Ohio has become the epicenter of an oil and gas boom because of what lies thousands of feet below the surface -- shale that's rich in natural gas and oil.
But as industry comes into our state and even our backyards, some are concerned about public health and safety, especially when it comes to our water supply.
John Hofmeister, former president of Shell Oil Company, says that companies must be held to high standards.
"I think the regulations need to be very, very tough in order to weed out operators unwilling to make the commitment to do it right, unwilling to spend the money, unwilling to do the engineering, unwilling to do the maintenance and the care and the protection of the Earth that should be compelled by regulations," he says.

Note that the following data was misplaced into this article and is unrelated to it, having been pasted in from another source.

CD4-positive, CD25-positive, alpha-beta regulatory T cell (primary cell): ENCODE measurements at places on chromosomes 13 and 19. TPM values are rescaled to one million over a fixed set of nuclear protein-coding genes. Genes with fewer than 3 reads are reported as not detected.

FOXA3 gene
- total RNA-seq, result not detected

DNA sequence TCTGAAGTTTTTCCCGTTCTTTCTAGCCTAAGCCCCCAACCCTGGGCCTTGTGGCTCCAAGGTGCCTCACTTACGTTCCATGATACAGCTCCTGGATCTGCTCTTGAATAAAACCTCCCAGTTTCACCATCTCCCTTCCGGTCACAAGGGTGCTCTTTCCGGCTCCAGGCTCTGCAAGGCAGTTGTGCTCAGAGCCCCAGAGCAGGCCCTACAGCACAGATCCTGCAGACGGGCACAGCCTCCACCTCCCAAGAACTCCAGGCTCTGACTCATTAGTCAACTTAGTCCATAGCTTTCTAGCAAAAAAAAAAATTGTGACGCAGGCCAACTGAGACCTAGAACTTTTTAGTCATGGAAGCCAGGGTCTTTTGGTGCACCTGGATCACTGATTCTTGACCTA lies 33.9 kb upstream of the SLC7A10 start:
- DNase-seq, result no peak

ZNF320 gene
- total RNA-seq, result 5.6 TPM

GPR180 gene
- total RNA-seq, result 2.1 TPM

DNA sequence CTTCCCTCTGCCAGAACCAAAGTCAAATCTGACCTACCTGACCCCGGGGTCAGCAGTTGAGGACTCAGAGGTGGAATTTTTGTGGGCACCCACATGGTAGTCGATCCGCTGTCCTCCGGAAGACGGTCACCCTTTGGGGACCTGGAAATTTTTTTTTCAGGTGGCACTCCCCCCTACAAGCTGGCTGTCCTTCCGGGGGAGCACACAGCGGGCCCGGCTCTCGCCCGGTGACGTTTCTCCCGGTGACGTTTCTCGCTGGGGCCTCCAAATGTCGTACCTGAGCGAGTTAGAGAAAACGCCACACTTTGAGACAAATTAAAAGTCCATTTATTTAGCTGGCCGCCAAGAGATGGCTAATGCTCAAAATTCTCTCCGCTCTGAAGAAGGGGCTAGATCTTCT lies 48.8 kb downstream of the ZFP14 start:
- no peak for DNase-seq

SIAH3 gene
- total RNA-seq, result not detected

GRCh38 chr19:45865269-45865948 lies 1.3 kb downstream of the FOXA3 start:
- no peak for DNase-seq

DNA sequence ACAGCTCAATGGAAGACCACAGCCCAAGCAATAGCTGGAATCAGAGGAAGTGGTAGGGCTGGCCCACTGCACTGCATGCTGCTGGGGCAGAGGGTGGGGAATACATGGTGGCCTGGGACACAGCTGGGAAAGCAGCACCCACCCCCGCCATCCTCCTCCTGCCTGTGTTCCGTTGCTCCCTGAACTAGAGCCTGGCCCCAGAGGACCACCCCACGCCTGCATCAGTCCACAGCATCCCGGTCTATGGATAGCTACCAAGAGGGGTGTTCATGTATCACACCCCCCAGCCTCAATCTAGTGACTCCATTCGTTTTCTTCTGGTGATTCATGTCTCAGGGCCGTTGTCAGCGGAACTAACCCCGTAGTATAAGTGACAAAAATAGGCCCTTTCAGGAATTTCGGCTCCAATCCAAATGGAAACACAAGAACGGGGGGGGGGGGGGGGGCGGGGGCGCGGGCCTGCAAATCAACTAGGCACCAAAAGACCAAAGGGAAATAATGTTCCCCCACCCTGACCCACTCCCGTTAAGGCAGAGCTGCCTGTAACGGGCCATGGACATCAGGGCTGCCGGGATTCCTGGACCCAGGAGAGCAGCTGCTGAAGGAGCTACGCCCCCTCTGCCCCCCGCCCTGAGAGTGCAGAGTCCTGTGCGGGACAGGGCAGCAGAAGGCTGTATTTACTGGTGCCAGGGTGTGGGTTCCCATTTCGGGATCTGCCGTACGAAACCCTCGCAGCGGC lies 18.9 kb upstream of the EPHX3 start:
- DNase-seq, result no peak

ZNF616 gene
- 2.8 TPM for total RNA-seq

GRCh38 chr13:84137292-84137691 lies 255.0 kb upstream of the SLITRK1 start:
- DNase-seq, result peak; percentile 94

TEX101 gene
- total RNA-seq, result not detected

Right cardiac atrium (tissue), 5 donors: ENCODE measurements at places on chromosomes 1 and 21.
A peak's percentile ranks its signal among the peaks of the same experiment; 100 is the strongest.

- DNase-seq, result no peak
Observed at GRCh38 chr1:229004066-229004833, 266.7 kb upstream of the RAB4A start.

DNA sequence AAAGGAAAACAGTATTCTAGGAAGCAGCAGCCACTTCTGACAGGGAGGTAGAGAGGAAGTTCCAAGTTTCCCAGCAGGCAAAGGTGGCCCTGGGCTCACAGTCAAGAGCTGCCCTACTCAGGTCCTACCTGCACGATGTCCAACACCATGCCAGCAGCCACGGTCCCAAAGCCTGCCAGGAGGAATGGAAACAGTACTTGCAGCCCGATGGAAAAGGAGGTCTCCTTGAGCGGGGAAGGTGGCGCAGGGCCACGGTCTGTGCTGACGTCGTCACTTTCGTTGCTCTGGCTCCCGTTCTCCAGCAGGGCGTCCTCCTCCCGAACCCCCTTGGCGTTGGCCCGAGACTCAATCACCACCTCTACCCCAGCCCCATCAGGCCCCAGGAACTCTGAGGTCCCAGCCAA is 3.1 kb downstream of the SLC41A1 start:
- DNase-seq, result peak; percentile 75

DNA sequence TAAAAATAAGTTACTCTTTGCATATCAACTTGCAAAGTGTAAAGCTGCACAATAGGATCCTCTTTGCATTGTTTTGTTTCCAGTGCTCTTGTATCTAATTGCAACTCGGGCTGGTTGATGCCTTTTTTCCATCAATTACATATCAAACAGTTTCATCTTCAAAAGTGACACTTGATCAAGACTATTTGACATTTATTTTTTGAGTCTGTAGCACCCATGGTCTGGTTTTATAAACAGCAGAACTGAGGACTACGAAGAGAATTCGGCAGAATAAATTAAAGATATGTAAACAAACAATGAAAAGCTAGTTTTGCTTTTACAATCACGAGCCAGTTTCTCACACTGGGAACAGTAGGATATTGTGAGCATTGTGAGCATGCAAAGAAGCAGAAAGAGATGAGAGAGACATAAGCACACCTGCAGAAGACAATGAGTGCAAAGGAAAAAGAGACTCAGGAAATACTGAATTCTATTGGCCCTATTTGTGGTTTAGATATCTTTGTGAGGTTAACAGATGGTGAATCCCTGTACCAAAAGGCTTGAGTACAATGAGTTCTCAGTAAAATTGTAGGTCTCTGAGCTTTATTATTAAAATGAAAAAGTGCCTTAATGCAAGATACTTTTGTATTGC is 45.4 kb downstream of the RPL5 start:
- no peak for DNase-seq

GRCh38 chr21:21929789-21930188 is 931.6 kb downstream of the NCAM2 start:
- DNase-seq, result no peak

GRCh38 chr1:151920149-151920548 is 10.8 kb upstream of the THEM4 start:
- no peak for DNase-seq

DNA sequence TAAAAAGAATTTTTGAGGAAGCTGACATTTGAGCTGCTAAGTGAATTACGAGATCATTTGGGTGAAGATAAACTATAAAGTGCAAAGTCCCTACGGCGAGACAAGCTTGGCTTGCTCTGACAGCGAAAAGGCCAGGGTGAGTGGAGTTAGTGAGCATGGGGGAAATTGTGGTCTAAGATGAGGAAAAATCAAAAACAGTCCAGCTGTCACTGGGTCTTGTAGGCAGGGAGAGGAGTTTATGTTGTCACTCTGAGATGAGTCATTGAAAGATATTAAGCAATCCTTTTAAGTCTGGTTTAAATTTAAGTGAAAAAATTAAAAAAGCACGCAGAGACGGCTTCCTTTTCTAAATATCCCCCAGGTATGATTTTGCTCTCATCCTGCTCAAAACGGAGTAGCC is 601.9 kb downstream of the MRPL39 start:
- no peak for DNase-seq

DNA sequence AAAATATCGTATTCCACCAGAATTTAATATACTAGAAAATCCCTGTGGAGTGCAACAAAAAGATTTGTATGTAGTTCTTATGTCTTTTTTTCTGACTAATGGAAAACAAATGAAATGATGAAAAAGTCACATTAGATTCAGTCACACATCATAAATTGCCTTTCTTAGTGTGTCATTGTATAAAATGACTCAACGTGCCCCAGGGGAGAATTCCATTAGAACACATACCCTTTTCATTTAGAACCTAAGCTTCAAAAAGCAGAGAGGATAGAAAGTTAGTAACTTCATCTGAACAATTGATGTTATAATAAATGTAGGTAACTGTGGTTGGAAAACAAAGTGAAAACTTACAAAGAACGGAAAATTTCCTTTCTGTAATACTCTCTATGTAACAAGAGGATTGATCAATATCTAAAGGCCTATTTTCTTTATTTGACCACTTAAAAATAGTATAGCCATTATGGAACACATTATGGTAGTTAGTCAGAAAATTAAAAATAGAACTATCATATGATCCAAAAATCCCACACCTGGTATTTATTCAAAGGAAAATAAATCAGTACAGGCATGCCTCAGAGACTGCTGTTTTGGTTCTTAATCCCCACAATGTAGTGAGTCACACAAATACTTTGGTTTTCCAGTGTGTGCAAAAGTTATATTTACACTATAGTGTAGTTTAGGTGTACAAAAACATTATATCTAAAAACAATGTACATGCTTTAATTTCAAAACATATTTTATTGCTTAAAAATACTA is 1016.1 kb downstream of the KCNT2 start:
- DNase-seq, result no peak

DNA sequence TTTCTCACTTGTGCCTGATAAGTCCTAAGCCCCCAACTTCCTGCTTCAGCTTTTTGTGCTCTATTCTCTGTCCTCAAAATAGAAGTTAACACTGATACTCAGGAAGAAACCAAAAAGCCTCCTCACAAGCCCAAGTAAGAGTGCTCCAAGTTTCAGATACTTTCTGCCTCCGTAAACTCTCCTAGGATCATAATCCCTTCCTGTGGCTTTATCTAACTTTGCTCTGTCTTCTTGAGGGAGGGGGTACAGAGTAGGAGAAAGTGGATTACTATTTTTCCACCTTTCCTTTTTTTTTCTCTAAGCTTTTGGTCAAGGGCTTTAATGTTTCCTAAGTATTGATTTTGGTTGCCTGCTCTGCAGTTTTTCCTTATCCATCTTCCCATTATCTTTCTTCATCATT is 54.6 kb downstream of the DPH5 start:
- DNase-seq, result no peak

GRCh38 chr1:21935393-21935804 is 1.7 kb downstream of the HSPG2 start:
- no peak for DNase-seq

Hofmeister says Ohio, its enviroment and drinking water can be protected and safe.
"There is a way that we can compatibly industrialize, in a sense, oil and gas for the benefit of Ohio and the people of Ohio and, at the same time, protect what is a beautiful state," he says.
"It takes cooperative engagement with all the parties, and that has to be open and transparent, no hidden agendas."